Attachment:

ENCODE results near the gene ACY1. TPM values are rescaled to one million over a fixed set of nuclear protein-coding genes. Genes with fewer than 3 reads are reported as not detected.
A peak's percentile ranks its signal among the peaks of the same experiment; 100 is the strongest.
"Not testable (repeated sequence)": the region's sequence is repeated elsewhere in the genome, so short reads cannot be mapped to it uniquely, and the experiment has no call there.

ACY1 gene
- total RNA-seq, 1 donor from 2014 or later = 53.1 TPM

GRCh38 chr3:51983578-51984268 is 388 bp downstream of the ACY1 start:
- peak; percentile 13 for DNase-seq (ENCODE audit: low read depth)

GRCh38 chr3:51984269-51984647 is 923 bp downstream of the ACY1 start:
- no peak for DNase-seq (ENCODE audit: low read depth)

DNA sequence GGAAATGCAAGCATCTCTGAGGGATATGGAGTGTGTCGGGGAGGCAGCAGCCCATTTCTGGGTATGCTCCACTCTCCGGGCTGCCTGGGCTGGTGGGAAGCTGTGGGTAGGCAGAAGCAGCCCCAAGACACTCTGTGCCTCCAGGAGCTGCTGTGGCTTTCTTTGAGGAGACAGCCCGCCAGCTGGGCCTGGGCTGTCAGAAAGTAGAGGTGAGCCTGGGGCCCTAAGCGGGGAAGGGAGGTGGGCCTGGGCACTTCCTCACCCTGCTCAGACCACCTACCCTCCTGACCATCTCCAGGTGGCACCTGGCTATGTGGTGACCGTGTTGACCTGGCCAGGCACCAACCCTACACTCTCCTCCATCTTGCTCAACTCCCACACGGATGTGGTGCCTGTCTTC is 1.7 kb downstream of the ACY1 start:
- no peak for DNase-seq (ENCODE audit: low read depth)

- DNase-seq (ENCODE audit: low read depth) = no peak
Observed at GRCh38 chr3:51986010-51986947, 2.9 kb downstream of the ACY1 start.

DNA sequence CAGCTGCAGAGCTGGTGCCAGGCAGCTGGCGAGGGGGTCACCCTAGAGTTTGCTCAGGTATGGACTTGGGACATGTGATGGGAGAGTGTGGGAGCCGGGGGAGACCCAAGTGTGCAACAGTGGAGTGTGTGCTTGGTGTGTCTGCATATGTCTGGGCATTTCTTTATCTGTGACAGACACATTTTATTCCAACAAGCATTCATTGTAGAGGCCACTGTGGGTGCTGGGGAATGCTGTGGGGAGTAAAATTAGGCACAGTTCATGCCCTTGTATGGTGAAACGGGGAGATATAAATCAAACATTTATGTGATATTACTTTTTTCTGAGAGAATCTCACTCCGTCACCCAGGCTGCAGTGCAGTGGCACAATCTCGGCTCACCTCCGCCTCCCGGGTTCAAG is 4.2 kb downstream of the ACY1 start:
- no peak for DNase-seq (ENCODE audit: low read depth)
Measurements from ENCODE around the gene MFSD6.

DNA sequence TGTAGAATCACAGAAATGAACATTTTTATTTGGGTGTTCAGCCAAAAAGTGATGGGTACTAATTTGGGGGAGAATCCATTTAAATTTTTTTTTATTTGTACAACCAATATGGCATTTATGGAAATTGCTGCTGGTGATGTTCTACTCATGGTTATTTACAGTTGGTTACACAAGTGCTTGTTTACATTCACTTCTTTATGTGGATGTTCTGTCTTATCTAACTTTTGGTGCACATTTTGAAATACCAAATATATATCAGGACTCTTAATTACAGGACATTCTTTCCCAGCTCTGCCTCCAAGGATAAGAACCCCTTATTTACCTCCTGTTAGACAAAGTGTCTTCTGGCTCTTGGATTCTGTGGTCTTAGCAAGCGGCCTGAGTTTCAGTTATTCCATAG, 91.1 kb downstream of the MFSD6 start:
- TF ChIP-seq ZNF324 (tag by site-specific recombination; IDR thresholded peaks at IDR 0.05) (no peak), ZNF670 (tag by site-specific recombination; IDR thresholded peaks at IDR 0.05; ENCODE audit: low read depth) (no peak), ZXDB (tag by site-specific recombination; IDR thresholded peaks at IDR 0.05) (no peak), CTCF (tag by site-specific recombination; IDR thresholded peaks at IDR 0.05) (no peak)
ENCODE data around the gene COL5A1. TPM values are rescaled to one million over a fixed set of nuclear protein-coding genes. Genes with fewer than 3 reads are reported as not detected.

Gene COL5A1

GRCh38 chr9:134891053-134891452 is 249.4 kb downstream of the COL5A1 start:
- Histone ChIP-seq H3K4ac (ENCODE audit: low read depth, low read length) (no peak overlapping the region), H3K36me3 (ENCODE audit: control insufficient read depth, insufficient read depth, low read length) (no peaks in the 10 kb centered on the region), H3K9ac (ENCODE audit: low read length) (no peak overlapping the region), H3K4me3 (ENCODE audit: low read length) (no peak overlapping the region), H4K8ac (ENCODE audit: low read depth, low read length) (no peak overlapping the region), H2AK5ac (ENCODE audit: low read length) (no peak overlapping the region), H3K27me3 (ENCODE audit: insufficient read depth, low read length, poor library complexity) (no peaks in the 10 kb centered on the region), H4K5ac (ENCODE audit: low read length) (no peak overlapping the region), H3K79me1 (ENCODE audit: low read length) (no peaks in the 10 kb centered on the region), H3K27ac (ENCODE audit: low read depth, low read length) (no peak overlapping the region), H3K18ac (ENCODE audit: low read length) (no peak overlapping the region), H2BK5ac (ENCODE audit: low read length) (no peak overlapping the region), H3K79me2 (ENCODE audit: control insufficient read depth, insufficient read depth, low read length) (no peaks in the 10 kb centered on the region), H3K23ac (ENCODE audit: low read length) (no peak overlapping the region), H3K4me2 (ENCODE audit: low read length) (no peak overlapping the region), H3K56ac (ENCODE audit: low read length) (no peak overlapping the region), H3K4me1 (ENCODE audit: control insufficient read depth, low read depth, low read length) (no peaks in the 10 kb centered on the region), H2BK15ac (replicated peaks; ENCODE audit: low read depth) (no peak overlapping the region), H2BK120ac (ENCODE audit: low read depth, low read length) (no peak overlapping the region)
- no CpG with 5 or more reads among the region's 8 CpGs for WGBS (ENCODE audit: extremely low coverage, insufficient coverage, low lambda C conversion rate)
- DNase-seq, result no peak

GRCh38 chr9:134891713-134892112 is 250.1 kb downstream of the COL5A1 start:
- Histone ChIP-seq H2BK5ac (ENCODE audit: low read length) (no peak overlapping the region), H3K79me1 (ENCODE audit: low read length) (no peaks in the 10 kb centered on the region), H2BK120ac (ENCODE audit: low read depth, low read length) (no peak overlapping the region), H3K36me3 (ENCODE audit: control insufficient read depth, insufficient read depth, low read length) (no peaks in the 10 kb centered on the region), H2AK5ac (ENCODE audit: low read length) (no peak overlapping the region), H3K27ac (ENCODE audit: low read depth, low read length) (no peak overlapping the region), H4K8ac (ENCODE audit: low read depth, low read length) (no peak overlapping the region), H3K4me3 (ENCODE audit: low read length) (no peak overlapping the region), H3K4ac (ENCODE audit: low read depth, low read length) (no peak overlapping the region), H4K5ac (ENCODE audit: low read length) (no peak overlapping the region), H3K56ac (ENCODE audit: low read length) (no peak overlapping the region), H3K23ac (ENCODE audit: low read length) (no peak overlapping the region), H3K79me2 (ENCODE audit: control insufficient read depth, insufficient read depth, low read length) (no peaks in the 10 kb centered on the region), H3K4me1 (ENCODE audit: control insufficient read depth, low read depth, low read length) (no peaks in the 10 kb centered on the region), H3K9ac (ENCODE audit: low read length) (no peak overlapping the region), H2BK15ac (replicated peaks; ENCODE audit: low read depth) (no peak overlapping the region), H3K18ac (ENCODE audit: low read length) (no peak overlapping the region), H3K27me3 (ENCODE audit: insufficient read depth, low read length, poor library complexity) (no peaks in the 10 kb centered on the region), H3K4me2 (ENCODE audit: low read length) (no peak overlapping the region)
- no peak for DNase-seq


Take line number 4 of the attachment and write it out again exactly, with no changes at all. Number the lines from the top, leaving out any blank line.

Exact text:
ACY1 gene